Christine Kings, senior clerk at Geoffrey Robertson's Doughty Street Chambers, advocates a common educational programme for both solicitors and barristers owing to the shortage of tenancies.
Kings says: “Many people come through and don't get a tenancy, and other people start out as solicitors because they have more prospect of a steady income, then go on to become barristers later.
“There is no doubt that people without a family income are struggling to get through the courses and the Bar still has a tendency to recruit well-educated upper middle class people irrespective of their merits.”
She says: “While I have no direct experience of BVCs, I have had feedback that the courses are really average and not terribly exciting or demanding.”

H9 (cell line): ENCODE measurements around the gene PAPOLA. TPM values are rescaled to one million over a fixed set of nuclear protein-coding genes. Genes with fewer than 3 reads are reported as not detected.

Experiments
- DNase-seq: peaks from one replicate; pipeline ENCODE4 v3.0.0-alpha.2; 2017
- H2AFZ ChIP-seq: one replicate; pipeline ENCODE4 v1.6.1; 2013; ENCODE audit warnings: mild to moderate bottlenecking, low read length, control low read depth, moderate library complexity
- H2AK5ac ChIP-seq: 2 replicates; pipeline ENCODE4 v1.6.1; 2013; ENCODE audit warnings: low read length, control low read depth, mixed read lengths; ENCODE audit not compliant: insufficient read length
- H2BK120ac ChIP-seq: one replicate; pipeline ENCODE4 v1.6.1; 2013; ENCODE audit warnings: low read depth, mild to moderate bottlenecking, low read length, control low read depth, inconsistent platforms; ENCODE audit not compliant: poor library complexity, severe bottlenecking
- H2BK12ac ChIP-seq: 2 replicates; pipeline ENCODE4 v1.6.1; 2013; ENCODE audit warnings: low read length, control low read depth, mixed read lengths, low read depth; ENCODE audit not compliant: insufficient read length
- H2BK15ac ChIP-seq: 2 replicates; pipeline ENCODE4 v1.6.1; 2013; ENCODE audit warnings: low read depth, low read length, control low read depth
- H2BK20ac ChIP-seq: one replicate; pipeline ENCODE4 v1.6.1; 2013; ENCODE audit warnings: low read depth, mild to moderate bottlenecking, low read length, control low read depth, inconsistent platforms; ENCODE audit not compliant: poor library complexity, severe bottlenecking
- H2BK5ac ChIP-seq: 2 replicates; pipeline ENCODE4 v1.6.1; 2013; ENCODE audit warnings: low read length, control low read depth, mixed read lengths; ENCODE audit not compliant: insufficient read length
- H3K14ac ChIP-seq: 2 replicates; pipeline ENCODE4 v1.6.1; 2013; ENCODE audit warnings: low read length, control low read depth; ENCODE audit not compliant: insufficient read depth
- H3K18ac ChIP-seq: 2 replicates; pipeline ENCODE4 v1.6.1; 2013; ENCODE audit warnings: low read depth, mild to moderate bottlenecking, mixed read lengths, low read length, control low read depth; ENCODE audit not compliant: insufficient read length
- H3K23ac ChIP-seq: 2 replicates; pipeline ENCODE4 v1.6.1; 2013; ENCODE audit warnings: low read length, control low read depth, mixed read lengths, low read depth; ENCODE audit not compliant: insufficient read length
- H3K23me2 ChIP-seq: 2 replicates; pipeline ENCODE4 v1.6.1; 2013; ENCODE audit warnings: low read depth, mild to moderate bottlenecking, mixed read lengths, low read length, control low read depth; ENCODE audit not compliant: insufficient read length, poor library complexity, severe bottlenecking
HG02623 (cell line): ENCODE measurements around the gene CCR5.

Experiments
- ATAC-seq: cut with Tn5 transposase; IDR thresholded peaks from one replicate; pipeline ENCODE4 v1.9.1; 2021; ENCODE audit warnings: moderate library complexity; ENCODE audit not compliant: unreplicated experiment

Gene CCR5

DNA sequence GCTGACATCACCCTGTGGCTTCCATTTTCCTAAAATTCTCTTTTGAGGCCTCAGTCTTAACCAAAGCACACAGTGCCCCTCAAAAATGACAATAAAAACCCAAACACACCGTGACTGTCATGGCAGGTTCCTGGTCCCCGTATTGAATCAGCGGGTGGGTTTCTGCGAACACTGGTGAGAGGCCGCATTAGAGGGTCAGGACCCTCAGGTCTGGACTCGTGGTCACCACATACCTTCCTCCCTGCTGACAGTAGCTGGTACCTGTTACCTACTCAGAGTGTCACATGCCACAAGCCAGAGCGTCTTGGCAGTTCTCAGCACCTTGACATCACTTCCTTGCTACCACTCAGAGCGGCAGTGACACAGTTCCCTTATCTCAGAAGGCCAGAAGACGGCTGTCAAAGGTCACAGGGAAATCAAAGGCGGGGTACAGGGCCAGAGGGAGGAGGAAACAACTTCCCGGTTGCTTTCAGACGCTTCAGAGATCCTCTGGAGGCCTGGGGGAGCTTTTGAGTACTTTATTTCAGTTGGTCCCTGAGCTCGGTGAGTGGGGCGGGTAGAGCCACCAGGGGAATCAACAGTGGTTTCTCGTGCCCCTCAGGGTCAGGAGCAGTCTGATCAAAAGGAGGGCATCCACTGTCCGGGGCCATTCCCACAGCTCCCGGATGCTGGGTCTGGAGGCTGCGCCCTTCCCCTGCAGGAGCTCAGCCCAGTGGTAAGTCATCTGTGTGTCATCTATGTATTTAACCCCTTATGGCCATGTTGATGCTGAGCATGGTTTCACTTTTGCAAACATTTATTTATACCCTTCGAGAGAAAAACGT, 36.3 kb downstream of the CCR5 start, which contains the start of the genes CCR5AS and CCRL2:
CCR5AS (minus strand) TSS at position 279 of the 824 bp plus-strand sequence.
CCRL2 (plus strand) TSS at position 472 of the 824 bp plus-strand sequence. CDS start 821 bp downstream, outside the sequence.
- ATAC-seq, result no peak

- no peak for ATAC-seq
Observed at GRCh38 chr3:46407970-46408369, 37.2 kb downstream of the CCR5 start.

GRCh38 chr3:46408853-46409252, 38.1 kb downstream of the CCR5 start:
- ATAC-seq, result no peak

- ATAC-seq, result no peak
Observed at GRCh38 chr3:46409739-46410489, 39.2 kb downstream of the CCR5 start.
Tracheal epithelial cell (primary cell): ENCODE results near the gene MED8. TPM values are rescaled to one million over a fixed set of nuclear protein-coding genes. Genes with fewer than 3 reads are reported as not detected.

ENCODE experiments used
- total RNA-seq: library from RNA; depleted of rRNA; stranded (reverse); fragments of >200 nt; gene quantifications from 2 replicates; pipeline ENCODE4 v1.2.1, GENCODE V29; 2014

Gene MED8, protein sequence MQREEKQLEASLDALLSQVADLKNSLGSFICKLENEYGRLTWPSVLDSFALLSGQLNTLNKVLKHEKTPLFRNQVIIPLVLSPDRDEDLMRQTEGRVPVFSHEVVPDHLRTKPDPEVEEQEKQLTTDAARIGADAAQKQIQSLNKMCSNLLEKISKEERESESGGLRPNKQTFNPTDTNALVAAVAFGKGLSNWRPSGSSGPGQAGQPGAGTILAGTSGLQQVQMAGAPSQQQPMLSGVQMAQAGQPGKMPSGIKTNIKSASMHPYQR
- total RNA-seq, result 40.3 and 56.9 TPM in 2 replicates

Doughty Street specialises in civil liberties and defending freedoms, as well as undertaking a wide range of work including contract, medical negligence and defamation.
Until the Bar Council introduced the Pach system (Pupillage Applications Clearing House), whereby students apply to up to 12 chambers on one form, Doughty Street purposely excluded the place of study from the candidate's application form since that may have been affected by some factors other than merit.
Kings says: “Candidates may have a 2:2 or a first class degree, but the most important thing is that they can show evidence that they have done something for other people, such as trade union work or community work, and not been totally dedicated to furthering their own career.”